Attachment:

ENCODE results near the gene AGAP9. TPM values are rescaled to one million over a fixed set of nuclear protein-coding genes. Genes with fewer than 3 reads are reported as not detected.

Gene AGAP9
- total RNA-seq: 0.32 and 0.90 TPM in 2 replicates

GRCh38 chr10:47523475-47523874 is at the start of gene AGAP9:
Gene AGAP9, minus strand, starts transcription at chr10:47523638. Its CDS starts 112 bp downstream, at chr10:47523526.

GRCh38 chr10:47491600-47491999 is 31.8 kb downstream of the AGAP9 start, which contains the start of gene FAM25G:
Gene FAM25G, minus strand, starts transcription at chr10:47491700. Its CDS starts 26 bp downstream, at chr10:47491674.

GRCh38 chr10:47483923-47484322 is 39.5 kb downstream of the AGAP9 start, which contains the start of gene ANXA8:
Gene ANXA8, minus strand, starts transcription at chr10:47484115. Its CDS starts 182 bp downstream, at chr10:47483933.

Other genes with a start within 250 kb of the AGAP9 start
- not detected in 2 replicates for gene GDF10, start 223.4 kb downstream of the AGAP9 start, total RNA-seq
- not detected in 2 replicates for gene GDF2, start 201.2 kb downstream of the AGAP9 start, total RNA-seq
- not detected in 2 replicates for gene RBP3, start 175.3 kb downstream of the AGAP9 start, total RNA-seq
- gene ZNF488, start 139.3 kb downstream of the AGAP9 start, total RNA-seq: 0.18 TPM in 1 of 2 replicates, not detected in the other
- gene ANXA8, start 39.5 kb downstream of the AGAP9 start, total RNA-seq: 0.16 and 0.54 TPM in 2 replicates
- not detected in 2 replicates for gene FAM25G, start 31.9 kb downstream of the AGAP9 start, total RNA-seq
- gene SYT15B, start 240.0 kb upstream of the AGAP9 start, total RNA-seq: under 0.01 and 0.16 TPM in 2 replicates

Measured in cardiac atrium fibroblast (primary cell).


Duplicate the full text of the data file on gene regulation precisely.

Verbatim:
ENCODE results near the gene AGAP9. TPM values are rescaled to one million over a fixed set of nuclear protein-coding genes. Genes with fewer than 3 reads are reported as not detected.

Gene AGAP9
- total RNA-seq: 0.32 and 0.90 TPM in 2 replicates

GRCh38 chr10:47523475-47523874 is at the start of gene AGAP9:
Gene AGAP9, minus strand, starts transcription at chr10:47523638. Its CDS starts 112 bp downstream, at chr10:47523526.

GRCh38 chr10:47491600-47491999 is 31.8 kb downstream of the AGAP9 start, which contains the start of gene FAM25G:
Gene FAM25G, minus strand, starts transcription at chr10:47491700. Its CDS starts 26 bp downstream, at chr10:47491674.

GRCh38 chr10:47483923-47484322 is 39.5 kb downstream of the AGAP9 start, which contains the start of gene ANXA8:
Gene ANXA8, minus strand, starts transcription at chr10:47484115. Its CDS starts 182 bp downstream, at chr10:47483933.

Other genes with a start within 250 kb of the AGAP9 start
- not detected in 2 replicates for gene GDF10, start 223.4 kb downstream of the AGAP9 start, total RNA-seq
- not detected in 2 replicates for gene GDF2, start 201.2 kb downstream of the AGAP9 start, total RNA-seq
- not detected in 2 replicates for gene RBP3, start 175.3 kb downstream of the AGAP9 start, total RNA-seq
- gene ZNF488, start 139.3 kb downstream of the AGAP9 start, total RNA-seq: 0.18 TPM in 1 of 2 replicates, not detected in the other
- gene ANXA8, start 39.5 kb downstream of the AGAP9 start, total RNA-seq: 0.16 and 0.54 TPM in 2 replicates
- not detected in 2 replicates for gene FAM25G, start 31.9 kb downstream of the AGAP9 start, total RNA-seq
- gene SYT15B, start 240.0 kb upstream of the AGAP9 start, total RNA-seq: under 0.01 and 0.16 TPM in 2 replicates

Measured in cardiac atrium fibroblast (primary cell).